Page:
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From Ancient Greece to the late 19th century, rhetoric played a central role in Western education in training orators, lawyers, counsellors, historians, statesmen, and poets.Scholars have debated the scope of rhetoric since ancient times.
Different people have different opinions, of course, which often stem back to morality, cost, or personal judgement.
Most of these opinions boil down to one decision: “Should the death penalty be outlawed, or remain legal?
In "Gorgias", one of his Socratic Dialogues, Plato defines rhetoric as the persuasion of ignorant masses within the courts and assemblies.
Rhetoric, in Plato's opinion, is merely a form of flattery and functions similarly to cookery, which masks the undesirability of unhealthy food by making it taste good.
Because the ancient Greeks highly valued public political participation, rhetoric emerged as a crucial tool to influence politics.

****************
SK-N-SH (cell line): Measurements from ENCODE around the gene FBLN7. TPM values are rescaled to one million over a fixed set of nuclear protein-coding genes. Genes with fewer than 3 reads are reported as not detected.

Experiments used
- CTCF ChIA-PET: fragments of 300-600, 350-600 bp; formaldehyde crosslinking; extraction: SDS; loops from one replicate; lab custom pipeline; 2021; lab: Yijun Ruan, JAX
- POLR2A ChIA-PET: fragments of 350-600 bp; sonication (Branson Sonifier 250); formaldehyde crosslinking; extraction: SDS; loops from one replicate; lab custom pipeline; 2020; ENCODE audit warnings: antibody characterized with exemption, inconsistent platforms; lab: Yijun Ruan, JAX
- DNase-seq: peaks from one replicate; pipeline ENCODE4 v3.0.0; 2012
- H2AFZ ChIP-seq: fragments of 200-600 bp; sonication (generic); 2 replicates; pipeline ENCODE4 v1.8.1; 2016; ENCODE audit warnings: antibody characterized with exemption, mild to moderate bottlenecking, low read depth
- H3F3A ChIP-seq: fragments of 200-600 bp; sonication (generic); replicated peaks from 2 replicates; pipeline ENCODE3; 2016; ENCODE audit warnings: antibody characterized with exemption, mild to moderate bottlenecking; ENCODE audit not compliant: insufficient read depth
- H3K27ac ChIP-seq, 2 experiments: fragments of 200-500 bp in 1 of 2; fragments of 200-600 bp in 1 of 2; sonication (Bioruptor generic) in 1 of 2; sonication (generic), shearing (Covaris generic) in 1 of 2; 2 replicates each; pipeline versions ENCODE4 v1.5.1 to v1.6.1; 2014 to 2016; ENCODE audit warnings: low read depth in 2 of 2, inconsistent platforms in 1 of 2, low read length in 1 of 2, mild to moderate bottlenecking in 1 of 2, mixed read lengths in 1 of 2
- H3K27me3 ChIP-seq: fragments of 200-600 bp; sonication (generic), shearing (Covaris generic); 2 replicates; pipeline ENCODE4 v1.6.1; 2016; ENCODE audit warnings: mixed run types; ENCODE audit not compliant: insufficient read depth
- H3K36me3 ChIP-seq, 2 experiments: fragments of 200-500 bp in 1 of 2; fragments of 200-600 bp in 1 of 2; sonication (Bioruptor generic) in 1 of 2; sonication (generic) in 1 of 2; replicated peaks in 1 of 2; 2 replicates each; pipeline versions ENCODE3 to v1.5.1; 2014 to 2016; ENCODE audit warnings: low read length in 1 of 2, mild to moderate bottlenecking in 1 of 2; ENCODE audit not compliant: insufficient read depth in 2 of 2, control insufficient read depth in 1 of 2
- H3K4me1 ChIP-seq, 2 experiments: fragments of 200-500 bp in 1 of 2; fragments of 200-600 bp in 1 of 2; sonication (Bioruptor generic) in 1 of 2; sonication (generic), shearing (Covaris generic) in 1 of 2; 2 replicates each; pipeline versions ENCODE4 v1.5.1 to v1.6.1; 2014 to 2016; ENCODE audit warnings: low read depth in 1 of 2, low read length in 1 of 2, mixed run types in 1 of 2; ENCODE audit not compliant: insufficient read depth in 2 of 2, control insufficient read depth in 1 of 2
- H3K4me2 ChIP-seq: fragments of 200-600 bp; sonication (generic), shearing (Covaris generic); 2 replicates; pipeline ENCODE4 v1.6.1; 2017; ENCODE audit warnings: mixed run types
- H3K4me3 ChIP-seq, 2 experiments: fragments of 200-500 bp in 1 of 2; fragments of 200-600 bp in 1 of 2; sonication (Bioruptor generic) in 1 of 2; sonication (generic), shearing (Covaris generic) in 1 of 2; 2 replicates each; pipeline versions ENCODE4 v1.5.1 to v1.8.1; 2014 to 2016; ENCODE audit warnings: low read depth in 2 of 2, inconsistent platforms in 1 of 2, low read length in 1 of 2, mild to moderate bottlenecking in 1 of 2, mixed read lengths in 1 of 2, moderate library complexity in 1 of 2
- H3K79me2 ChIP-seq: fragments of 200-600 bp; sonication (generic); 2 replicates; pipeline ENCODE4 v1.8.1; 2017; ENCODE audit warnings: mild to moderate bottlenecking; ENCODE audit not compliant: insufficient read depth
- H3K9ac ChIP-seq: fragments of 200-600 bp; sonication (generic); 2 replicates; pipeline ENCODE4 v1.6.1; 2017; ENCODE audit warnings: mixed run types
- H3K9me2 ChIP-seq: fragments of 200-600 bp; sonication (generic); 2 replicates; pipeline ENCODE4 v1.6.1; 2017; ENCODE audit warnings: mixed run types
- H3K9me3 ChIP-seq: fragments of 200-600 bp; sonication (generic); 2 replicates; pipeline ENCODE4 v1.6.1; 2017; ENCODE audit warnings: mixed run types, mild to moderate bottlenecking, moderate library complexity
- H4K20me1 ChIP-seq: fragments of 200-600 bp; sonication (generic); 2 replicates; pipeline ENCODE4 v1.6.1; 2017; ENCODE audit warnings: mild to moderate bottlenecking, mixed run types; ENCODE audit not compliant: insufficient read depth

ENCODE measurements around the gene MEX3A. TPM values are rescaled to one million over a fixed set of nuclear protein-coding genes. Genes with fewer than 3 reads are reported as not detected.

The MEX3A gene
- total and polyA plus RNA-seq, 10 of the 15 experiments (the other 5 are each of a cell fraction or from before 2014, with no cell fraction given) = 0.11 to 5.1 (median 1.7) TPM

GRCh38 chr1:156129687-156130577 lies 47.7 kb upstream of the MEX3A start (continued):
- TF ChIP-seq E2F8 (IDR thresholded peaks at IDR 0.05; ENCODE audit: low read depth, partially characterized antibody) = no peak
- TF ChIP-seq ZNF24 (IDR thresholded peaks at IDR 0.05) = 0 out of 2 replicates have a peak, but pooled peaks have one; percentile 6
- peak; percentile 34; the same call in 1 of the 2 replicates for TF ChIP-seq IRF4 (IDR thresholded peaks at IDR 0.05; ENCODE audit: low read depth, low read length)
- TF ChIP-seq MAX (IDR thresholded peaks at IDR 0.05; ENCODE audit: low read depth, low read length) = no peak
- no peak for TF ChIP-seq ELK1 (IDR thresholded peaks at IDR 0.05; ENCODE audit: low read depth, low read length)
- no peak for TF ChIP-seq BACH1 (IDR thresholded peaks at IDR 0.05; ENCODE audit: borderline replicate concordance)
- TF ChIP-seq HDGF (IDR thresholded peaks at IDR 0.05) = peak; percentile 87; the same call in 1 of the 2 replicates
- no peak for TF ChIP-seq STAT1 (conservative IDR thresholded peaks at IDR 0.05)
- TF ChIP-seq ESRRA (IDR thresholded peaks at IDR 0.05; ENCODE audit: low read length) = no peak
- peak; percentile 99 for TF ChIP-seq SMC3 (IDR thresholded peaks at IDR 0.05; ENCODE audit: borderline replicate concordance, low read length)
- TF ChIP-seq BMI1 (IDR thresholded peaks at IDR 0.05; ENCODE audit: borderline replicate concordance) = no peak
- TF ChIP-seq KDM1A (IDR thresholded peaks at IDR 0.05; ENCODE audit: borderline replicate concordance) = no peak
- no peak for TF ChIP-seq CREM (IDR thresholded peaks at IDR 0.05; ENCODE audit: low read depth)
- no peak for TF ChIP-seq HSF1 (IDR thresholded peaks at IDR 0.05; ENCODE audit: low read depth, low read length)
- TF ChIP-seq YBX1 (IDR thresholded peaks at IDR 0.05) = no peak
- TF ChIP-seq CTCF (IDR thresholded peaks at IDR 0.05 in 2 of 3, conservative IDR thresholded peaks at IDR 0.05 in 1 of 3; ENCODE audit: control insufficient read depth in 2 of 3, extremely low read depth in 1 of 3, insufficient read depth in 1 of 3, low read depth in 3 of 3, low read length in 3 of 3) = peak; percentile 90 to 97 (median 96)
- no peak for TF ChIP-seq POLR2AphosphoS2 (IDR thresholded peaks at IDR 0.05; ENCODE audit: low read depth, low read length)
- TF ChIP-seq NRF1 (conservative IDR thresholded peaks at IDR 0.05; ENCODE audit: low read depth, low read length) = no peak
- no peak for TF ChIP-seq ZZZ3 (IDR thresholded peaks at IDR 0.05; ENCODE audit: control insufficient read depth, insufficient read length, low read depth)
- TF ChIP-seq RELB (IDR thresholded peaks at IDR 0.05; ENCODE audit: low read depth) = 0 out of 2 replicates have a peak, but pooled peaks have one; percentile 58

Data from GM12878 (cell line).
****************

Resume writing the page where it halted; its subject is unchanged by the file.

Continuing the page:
Consequently, rhetoric remains associated with its political origins.” While both sides on the issue hold some amount of viability, the death penalty should be refused under all circumstances.Painting depicting a lecture in a knight academy, painted by Pieter Isaacsz or Reinhold Timm for Rosenborg Castle as part of a series of seven paintings depicting the seven independent arts. Rhetoric aims to study the capacities of writers or speakers needed to inform, persuade, or motivate particular audiences in specific situations.Neo-Aristotelians generally study rhetoric as political discourse, while the neo-Sophistic view contends that rhetoric cannot be so limited.The neo-Aristotelian view threatens the study of rhetoric by restraining it to such a limited field, ignoring many critical applications of rhetorical theory, criticism, and practice.Looking to another key rhetorical theorist, Plato defined the scope of rhetoric according to his negative opinions of the art.He criticized the Sophists for using rhetoric as a means of deceit instead of discovering truth.However, the enthymeme based upon logic (especially, based upon the syllogism) was viewed as the basis of rhetoric.However, since the time of Aristotle, logic has changed.Thus, Plato considered any speech of lengthy prose aimed at flattery as within the scope of rhetoric.Aristotle both redeemed rhetoric from his teacher and narrowed its focus by defining three genres of rhetoric—deliberative, forensic or judicial, and epideictic.